Zack Martin is off to a great start in his career 3 First-team All-Pros in 3 years but he won't have enough seasons under his belt by 2020 in our view, to be one of the top three, but we could be wrong (see Rod Woodson's selection in 1994 which raised some eyebrows, not in quality but in longevity).




Part II: Who Will Be On NFL's 100th Anniversary Team?

LOOKING AHEAD
By John Turney

Yesterday we looked at special teams players who could possibly be named to the upcoming  NFL 100th Anniversary Team.

This post is about the wide receivers.
Twenty-five years ago these were the four players who made the 75th Anniversary team. On the 50th Anniversary team, Don Hutson and Elroy Hirsch were the split end and flanker, respectively on the team.

In a few years, Hutson and Jerry Rice are locks in our view. Raymond Berry and Lance Alworth are the two who could possibly be challenged. But by whom? Calvin Johnson was dominant for several years but he hung 'em up and didn't have the "compiling stage" of his career. That is the stage where wide receivers sometimes move from team to be, being productive but not stellar and compile numbers to their career totals.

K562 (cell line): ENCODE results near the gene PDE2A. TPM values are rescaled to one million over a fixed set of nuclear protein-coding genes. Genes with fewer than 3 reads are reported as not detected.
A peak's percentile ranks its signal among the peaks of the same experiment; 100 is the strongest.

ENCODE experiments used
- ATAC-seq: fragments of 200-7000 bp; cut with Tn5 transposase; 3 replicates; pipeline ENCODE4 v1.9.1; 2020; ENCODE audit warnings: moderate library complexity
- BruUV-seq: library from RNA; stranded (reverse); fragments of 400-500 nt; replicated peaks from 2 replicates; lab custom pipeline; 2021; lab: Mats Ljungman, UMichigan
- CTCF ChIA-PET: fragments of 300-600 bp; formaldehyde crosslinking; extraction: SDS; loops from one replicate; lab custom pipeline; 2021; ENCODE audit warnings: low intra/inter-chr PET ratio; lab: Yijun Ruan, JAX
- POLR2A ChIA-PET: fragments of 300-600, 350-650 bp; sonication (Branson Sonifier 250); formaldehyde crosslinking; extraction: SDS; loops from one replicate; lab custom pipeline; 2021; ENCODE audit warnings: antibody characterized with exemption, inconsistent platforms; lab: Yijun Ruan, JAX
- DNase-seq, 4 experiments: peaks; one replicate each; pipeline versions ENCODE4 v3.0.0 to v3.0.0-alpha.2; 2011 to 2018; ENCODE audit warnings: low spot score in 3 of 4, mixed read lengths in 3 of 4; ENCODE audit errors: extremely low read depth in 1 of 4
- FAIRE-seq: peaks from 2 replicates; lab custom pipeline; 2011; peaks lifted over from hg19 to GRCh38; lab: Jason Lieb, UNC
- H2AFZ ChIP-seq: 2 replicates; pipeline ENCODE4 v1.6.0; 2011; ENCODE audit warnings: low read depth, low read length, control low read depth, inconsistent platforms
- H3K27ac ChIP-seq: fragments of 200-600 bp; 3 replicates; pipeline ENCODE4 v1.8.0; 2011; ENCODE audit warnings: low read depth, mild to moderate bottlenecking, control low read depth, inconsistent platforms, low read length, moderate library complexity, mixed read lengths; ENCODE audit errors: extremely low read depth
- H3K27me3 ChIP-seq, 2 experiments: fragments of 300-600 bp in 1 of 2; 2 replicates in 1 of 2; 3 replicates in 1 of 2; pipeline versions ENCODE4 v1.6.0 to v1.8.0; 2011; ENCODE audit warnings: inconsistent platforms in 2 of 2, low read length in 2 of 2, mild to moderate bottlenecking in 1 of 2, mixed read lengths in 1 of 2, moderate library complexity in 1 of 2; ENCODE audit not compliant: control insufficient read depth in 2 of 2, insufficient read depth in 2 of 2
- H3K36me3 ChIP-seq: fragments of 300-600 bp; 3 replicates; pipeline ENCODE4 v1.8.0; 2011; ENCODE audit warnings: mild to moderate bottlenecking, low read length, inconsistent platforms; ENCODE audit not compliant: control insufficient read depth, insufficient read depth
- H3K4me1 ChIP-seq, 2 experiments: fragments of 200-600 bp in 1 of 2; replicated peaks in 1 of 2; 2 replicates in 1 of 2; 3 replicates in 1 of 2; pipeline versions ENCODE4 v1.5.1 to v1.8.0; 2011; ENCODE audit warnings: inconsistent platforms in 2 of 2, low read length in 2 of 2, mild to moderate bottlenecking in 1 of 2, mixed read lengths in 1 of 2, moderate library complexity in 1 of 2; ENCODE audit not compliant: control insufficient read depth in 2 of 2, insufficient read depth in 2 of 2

Randy Moss is, in our view, the most talented receiver ever in terms of physical ability:  size, speed, leaping ability, hands, smarts. He had it all. And Jerry Rice agrees.  However, he has a well-earned reputation of someone who was capable of loafing and his "I play when I want to play." solidified that sentiment. When things went poorly in Oakland he "dogged it". That is hardly the stuff of the best of the best, worthy of being on the 100th Anniversary Team.